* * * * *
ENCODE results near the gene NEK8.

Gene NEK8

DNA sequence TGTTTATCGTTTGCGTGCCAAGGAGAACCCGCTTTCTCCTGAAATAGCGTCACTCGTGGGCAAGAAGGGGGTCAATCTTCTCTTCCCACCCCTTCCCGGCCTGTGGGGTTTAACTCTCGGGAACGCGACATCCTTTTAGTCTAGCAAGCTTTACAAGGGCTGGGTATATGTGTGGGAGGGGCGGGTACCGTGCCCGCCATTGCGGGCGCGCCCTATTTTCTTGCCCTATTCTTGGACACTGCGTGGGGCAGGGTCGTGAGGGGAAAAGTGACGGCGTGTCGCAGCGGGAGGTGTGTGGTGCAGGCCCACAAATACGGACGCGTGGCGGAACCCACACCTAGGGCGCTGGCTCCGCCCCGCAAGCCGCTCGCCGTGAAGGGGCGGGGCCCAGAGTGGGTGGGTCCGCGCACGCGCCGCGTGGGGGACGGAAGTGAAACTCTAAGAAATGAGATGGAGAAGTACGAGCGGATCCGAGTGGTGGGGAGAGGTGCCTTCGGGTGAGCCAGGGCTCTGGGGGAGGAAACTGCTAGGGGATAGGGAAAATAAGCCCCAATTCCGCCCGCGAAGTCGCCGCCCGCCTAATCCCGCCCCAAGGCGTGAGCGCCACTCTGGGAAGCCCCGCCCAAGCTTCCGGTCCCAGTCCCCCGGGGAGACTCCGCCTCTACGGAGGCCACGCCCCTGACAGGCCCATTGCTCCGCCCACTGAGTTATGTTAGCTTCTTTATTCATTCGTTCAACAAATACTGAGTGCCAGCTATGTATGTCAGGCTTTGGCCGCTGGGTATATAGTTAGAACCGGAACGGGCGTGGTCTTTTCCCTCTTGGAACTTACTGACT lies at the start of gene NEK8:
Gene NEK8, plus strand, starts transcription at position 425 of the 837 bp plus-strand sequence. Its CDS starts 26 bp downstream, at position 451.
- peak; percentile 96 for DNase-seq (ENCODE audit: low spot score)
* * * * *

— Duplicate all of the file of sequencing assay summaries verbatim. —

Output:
ENCODE results near the gene NEK8.

Gene NEK8

DNA sequence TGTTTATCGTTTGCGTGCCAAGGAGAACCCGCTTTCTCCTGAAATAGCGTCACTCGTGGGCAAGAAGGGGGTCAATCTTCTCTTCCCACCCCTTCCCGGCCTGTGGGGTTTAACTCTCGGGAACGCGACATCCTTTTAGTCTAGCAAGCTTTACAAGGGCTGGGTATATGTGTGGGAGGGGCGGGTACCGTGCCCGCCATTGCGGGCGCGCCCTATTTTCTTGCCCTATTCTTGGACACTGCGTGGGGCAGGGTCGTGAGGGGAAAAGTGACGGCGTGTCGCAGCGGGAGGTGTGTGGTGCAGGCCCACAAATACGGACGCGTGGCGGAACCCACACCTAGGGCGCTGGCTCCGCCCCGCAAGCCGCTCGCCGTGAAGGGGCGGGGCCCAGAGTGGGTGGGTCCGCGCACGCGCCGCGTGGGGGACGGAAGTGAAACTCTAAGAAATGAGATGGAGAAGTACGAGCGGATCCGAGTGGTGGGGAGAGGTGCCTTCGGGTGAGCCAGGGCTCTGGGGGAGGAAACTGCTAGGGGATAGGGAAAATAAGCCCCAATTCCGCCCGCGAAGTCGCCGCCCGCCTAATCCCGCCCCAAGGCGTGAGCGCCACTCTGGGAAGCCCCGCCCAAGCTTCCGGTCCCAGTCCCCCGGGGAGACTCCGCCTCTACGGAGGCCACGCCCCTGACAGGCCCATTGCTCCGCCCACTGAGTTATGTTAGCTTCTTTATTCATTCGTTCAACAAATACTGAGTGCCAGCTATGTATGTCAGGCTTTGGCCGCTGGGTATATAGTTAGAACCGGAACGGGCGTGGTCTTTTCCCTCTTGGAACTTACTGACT lies at the start of gene NEK8:
Gene NEK8, plus strand, starts transcription at position 425 of the 837 bp plus-strand sequence. Its CDS starts 26 bp downstream, at position 451.
- peak; percentile 96 for DNase-seq (ENCODE audit: low spot score)